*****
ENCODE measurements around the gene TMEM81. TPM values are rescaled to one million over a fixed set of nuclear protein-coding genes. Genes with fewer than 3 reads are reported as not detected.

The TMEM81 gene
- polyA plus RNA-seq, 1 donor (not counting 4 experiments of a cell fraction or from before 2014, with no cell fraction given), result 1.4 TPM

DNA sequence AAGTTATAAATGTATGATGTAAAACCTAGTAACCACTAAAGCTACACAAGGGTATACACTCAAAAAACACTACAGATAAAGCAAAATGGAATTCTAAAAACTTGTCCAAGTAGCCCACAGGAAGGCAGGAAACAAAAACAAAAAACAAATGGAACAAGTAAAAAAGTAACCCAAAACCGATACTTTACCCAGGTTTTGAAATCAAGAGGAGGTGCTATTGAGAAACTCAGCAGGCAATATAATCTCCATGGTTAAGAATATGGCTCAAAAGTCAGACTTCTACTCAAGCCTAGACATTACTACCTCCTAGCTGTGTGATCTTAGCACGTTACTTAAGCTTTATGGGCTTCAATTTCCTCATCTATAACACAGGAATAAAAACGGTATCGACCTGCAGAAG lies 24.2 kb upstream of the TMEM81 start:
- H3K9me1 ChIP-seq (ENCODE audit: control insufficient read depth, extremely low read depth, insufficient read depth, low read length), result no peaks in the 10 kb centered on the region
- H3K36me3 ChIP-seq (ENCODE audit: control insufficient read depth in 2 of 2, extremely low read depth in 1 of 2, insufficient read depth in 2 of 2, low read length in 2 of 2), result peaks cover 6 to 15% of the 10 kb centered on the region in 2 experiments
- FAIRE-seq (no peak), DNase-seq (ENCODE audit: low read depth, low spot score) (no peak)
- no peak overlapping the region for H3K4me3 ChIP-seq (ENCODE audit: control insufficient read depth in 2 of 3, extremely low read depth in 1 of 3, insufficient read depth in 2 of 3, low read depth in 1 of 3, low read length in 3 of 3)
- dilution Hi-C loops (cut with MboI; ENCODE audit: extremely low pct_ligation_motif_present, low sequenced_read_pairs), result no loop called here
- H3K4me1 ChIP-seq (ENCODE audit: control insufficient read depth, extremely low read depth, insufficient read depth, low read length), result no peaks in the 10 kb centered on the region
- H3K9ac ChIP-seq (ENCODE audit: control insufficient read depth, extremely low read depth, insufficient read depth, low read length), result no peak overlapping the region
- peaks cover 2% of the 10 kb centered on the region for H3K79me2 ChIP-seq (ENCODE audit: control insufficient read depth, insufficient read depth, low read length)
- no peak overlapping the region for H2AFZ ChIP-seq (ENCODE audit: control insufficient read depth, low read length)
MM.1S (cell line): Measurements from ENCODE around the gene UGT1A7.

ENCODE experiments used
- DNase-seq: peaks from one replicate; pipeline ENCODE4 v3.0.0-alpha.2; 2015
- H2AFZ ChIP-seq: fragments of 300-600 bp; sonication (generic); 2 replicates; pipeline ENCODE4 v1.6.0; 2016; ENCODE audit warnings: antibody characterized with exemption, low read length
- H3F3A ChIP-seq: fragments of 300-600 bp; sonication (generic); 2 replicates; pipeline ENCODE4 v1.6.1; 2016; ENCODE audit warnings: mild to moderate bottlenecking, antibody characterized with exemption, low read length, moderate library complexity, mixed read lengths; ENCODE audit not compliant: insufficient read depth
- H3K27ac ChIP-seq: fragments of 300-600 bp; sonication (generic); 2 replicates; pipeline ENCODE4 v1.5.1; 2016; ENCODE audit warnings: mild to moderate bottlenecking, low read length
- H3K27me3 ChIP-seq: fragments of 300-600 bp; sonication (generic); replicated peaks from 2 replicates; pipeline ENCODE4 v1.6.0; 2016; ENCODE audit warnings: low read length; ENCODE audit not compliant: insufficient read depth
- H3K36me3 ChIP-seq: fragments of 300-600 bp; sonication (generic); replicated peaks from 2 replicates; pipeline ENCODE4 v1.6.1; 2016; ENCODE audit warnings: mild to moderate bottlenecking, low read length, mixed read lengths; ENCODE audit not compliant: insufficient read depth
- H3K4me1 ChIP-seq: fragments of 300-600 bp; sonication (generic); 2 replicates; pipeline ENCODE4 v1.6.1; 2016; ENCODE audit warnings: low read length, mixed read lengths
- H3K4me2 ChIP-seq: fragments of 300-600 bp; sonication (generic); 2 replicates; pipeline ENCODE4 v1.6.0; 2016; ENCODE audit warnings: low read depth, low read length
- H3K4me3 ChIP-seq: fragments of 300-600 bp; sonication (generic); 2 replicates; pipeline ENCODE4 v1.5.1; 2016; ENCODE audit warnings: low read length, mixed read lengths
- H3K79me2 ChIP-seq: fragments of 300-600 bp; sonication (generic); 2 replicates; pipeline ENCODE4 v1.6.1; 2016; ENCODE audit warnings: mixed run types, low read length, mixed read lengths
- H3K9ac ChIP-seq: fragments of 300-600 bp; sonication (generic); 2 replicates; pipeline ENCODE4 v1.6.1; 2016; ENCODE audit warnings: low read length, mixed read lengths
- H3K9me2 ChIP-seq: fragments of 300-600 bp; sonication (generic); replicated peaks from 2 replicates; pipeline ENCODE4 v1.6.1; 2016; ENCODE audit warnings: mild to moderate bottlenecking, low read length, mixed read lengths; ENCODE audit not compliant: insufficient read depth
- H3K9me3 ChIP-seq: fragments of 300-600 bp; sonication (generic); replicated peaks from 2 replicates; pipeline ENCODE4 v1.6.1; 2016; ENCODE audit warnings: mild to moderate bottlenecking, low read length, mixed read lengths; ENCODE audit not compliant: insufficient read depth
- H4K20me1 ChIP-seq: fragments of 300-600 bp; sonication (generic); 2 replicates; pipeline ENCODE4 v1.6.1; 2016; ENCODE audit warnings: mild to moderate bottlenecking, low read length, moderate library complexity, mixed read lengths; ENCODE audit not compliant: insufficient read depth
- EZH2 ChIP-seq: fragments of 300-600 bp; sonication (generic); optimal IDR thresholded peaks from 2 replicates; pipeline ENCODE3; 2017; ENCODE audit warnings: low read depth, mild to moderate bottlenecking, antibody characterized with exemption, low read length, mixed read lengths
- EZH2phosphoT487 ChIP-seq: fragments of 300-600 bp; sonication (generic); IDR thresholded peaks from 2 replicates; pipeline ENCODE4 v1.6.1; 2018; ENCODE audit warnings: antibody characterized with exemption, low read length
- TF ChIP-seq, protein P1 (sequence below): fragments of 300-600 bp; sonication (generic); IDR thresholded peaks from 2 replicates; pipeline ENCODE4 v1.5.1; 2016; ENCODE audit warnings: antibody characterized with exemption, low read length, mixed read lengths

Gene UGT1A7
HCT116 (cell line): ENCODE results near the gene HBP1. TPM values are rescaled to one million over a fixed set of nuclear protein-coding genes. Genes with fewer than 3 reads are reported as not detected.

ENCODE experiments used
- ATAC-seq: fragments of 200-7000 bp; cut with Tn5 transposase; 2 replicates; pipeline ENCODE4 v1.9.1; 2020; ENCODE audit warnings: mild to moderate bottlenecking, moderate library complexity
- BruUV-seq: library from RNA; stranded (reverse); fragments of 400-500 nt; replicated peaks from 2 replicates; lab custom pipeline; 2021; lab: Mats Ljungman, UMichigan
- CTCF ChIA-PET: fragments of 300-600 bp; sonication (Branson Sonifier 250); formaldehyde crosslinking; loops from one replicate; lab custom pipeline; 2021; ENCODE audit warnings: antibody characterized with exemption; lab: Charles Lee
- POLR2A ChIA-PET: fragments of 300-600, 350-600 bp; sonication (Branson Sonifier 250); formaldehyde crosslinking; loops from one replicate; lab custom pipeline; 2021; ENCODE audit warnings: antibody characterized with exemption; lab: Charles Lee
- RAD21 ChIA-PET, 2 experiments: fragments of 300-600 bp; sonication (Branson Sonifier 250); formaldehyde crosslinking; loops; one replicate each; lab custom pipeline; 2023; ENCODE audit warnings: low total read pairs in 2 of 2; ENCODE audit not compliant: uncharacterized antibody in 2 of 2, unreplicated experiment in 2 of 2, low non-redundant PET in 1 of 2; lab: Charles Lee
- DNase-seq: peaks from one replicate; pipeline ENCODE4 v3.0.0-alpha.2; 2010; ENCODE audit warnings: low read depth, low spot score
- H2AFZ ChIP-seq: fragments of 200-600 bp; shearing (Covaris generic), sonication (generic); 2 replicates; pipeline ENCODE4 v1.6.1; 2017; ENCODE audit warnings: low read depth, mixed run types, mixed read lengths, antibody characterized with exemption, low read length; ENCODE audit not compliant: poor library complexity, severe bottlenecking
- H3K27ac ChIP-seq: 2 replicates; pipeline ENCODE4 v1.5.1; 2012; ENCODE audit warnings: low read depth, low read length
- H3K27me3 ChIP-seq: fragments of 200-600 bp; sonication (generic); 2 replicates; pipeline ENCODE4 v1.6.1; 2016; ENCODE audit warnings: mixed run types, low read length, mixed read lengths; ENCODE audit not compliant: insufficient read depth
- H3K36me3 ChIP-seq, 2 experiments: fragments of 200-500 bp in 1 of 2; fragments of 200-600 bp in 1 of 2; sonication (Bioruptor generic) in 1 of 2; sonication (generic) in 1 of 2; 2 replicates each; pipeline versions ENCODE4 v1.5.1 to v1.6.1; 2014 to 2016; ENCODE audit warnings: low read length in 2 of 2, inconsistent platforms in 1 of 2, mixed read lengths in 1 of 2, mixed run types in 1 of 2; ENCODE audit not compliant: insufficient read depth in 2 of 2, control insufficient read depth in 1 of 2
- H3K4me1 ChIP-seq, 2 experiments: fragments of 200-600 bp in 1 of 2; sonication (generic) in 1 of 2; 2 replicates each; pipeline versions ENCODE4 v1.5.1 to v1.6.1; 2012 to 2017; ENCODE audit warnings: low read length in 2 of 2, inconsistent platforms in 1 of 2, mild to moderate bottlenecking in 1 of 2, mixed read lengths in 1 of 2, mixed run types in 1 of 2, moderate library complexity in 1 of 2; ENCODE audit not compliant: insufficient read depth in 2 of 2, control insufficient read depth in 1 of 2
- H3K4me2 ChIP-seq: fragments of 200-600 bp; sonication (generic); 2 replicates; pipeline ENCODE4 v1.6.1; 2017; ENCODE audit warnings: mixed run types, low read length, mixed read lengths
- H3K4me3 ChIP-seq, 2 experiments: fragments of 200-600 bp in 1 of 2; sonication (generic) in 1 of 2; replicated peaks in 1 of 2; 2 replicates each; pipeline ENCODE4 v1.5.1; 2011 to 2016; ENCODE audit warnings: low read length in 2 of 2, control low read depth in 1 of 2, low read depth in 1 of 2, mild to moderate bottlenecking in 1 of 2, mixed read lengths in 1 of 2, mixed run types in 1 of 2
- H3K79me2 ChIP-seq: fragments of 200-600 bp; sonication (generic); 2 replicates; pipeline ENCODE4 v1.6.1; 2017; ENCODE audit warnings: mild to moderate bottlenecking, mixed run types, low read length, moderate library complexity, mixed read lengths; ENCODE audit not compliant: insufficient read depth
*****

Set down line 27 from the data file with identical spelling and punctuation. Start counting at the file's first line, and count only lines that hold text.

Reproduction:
- H3K9me2 ChIP-seq: fragments of 300-600 bp; sonication (generic); replicated peaks from 2 replicates; pipeline ENCODE4 v1.6.1; 2016; ENCODE audit warnings: mild to moderate bottlenecking, low read length, mixed read lengths; ENCODE audit not compliant: insufficient read depth